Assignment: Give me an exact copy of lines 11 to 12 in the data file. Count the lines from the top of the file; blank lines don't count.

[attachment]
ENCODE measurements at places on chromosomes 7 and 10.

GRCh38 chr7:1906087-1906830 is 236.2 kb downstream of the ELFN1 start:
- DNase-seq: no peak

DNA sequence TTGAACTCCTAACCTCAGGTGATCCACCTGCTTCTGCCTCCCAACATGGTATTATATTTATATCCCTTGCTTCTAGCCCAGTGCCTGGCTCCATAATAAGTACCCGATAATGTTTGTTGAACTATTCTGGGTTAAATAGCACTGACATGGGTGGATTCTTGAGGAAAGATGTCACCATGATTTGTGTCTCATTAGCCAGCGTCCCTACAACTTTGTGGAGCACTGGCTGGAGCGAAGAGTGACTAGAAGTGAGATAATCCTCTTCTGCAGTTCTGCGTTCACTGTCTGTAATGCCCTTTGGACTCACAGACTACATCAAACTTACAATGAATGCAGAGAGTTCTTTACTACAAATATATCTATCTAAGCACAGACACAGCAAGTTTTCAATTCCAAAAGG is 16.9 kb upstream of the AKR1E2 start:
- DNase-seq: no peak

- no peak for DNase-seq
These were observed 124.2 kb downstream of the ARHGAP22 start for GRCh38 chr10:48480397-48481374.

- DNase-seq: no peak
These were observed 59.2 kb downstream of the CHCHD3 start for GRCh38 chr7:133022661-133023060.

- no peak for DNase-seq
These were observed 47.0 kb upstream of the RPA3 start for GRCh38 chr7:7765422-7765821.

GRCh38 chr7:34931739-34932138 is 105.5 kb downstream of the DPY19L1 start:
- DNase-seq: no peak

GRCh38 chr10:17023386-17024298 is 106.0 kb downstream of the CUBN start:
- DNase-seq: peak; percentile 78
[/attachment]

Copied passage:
These were observed 47.0 kb upstream of the RPA3 start for GRCh38 chr7:7765422-7765821.

GRCh38 chr7:34931739-34932138 is 105.5 kb downstream of the DPY19L1 start: